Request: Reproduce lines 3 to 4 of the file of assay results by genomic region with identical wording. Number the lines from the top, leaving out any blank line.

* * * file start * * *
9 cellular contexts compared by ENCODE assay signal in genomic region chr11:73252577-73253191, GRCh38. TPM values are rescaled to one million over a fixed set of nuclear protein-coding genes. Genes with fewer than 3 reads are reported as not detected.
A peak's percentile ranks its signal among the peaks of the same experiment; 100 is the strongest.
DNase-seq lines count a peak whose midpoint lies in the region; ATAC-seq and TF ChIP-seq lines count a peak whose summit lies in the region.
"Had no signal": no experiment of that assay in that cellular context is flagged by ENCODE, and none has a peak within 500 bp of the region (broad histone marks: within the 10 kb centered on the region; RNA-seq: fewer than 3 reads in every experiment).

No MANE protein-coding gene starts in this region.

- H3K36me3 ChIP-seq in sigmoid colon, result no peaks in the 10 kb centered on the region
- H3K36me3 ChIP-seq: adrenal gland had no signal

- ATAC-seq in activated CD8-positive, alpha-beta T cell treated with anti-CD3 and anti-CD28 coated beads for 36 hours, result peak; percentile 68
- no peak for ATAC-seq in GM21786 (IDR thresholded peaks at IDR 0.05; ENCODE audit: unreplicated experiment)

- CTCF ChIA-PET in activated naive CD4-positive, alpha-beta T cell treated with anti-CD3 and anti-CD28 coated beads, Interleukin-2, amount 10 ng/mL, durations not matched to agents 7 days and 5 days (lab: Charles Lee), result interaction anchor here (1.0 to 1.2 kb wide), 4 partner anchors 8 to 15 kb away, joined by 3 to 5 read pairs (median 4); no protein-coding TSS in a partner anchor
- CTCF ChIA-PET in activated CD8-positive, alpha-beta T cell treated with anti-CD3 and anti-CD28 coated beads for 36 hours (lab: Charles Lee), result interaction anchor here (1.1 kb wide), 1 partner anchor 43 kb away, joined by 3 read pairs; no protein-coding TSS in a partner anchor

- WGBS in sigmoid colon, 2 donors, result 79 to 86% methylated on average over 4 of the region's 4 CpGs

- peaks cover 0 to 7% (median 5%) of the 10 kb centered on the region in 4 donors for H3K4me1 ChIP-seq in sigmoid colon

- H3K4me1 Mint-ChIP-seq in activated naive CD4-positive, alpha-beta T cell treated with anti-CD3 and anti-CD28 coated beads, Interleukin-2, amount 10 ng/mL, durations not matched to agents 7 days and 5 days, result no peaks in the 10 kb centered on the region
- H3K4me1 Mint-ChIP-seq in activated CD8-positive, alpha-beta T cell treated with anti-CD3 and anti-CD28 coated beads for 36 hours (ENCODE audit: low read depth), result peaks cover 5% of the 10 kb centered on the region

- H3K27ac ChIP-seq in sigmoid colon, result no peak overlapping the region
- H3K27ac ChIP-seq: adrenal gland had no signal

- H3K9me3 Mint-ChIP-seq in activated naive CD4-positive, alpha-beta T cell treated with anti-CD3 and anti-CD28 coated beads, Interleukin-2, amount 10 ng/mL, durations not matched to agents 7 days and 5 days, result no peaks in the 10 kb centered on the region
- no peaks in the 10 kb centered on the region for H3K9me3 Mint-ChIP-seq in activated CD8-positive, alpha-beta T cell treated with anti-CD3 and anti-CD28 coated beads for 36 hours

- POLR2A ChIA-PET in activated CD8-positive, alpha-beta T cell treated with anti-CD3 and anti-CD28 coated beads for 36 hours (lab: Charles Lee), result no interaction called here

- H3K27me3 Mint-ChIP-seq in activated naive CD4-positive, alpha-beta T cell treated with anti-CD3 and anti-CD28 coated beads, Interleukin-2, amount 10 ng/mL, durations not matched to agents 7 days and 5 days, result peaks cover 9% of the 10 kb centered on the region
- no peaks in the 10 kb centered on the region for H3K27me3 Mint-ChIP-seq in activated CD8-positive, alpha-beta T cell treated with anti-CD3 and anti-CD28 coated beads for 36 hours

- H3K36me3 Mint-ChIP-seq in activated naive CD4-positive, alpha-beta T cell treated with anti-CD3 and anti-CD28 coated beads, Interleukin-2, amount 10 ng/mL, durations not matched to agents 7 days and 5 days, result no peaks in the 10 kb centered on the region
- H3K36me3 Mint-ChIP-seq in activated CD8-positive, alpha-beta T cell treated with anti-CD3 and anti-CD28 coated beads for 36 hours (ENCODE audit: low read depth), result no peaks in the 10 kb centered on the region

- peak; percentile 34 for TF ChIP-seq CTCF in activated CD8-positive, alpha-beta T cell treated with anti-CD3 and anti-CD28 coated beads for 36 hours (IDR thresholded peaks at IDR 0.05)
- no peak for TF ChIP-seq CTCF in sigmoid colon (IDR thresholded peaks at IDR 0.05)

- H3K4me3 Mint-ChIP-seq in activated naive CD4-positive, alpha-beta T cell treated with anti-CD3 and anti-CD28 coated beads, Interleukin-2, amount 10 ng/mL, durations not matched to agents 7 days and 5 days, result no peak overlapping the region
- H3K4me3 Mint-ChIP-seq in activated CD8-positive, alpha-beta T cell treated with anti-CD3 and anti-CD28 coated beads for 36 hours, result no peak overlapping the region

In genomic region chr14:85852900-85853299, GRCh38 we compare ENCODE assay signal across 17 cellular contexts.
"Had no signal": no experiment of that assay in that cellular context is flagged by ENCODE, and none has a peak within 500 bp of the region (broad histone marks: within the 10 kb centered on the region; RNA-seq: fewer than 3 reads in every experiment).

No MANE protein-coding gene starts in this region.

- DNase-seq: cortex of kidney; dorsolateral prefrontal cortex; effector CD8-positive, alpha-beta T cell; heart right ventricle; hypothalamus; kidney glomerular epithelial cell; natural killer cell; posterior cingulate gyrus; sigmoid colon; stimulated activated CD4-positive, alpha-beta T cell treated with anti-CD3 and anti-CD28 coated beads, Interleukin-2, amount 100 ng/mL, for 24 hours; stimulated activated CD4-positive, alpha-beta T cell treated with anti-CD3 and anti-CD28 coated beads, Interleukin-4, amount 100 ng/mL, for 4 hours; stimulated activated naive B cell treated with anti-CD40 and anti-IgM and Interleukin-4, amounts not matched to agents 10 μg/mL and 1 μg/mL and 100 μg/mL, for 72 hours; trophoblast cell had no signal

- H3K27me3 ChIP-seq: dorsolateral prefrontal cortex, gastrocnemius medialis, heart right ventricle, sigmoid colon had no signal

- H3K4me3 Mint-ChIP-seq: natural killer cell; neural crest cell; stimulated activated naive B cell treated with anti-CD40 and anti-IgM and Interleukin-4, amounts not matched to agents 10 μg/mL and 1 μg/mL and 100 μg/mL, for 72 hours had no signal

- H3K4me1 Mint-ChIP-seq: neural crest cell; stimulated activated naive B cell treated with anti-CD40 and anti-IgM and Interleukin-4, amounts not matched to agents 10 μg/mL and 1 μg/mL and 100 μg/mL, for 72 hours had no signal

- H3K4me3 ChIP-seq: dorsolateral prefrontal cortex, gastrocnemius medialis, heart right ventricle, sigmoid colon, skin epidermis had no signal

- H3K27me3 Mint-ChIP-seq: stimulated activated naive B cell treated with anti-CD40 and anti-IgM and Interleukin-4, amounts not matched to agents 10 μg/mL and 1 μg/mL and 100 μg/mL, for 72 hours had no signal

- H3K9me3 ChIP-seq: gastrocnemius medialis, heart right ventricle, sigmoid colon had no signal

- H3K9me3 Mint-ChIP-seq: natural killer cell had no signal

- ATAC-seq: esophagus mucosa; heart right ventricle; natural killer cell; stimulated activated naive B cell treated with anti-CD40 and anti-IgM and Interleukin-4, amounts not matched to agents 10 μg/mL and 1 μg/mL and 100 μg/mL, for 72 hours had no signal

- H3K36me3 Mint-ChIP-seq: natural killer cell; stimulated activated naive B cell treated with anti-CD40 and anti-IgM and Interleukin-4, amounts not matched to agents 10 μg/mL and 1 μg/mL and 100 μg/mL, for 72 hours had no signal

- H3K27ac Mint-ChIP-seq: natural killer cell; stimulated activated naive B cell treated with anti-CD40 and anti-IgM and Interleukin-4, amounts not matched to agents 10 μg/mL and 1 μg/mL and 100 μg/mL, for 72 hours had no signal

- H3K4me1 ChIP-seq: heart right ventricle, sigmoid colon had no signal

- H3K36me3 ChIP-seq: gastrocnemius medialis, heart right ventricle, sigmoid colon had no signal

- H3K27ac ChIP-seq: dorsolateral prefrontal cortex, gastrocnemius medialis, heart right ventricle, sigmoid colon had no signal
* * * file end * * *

DNase-seq lines count a peak whose midpoint lies in the region; ATAC-seq and TF ChIP-seq lines count a peak whose summit lies in the region.
"Had no signal": no experiment of that assay in that cellular context is flagged by ENCODE, and none has a peak within 500 bp of the region (broad histone marks: within the 10 kb centered on the region; RNA-seq: fewer than 3 reads in every experiment).